Intel i960HA microprocessor
|Produced||From 1984 to late 1990s|
|Max. CPU clock rate||10 MHz to 100 MHz|
Intel's i960 (or 80960) was a RISC-based microprocessor design that became popular during the early 1990s as an embedded microcontroller, becoming a best-selling CPU in that field, along with the competing AMD 29000. In spite of its success, Intel dropped i960 marketing in the late 1990s as a side effect of a settlement with DEC in which Intel received the rights to produce the StrongARM CPU. The processor continues to be used in a few military applications.
The i960 design was started as a response to the failure of Intel's iAPX 432 design of the early 1980s. The iAPX 432 was intended to directly support high-level languages that supported tagged, protected, garbage-collected memory — such as Ada and Lisp — in hardware. Because of its instruction-set complexity, its multi-chip implementation, and design flaws, the iAPX 432 was very slow in comparison to other processors of its time.
In 1984 Intel and Siemens started a joint project, ultimately called BiiN, to create a high-end fault-tolerant object-oriented computer system programmed entirely in Ada. Many of the original i432 team members joined this project, though a new lead architect, Glenford Myers, was brought in from IBM. The intended market for the BiiN systems were high-reliability computer users such as banks, industrial systems and nuclear power plants.
Intel's major contribution to the BiiN system was a new processor design, influenced by the protected-memory concepts from the i432. The new design included a number of features to improve performance and avoid problems that had led to the downfall of the i432, which resulted in the i960 design. The first 960 processors entered the final stages of design, known as taping-out, in October 1985 and were sent to manufacturing that month, with the first working chips arriving in late 1985 and early 1986.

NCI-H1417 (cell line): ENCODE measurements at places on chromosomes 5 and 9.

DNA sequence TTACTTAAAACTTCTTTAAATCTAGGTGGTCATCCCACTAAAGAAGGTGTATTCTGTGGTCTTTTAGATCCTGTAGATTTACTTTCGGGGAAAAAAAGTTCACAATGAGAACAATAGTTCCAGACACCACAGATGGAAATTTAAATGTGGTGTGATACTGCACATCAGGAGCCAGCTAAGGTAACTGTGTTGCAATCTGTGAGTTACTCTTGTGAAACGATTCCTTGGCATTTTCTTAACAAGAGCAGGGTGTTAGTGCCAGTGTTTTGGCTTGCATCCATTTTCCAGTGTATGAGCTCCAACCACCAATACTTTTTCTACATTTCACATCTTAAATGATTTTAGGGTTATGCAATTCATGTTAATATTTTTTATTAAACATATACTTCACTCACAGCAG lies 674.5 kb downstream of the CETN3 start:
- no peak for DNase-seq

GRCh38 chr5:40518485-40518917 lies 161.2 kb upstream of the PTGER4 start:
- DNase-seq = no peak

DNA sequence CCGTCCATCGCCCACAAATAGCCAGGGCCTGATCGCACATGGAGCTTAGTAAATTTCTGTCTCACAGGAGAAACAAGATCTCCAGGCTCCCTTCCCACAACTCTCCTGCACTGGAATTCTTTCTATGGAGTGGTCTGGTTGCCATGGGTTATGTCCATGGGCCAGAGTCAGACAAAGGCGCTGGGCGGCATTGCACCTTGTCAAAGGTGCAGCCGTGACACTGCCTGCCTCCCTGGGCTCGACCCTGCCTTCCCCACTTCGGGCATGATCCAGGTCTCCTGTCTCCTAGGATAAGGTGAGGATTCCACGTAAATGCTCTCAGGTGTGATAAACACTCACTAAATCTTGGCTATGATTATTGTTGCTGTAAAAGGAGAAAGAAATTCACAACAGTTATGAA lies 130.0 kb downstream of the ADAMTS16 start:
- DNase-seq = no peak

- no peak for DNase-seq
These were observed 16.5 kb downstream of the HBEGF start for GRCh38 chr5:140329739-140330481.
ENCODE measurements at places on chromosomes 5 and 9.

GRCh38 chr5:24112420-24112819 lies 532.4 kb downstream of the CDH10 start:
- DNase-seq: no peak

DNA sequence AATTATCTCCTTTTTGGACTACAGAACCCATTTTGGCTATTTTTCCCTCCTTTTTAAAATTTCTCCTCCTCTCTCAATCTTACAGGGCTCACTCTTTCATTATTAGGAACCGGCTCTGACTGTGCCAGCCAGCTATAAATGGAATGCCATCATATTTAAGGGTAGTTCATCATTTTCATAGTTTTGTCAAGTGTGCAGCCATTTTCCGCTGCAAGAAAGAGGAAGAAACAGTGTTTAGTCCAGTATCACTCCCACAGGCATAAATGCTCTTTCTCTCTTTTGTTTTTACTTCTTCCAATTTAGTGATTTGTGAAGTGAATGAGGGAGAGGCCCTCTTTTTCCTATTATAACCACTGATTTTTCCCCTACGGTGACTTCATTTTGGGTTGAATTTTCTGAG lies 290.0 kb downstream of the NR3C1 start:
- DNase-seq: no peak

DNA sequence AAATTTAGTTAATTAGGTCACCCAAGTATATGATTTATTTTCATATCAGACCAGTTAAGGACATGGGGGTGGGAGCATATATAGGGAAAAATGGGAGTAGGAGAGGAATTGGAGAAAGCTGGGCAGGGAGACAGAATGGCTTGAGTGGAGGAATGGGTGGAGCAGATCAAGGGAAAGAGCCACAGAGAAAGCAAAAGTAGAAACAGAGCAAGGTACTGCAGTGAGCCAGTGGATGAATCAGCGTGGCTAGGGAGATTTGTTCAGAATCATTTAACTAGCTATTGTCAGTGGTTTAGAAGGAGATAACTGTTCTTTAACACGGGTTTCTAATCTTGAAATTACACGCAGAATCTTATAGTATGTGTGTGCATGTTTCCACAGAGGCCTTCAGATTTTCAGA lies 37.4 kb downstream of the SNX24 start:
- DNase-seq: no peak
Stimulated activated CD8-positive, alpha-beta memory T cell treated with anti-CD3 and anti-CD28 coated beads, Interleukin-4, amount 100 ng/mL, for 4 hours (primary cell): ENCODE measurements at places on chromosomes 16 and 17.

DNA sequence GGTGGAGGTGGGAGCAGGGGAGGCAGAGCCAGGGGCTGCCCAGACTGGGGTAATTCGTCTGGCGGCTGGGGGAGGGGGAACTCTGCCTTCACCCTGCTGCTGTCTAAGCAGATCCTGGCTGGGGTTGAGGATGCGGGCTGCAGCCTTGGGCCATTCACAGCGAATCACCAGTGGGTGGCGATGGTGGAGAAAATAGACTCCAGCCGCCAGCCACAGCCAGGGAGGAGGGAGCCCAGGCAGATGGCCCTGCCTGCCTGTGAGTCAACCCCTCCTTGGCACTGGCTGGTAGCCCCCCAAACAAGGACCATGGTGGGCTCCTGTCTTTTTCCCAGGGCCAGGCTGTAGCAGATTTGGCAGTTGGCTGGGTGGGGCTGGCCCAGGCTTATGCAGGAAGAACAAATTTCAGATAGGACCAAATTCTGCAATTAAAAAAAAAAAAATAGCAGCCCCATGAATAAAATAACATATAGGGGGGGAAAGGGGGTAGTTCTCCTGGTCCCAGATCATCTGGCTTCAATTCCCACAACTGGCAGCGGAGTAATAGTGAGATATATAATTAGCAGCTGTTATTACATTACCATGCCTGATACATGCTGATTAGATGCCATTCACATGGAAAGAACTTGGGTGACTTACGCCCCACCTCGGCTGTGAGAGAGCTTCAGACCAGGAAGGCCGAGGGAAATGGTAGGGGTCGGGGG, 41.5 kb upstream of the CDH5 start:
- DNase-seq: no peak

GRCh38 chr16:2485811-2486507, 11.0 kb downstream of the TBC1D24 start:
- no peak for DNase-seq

The BiiN effort eventually failed, due to market forces, and the 960MX was left without a use. Myers attempted to save the design by outlining several subsets of the full capability architecture created for the BiiN system. He tried to convince Intel management to market the i960 (then still known as the "P7") as a general-purpose processor, both in place of the Intel 80286 and i386 (which taped-out the same month as the first i960), as well as the emerging RISC market for Unix systems, including a pitch to Steve Jobs for use in the NeXT system. Competition within and outside of Intel came not only from the i386 camp, but also from the i860 processor, yet another RISC processor design emerging within Intel at the time. Myers was unsuccessful at convincing Intel management to support the i960 as a general-purpose or Unix processor, but the chip found a ready market in early high-performance 32-bit embedded systems.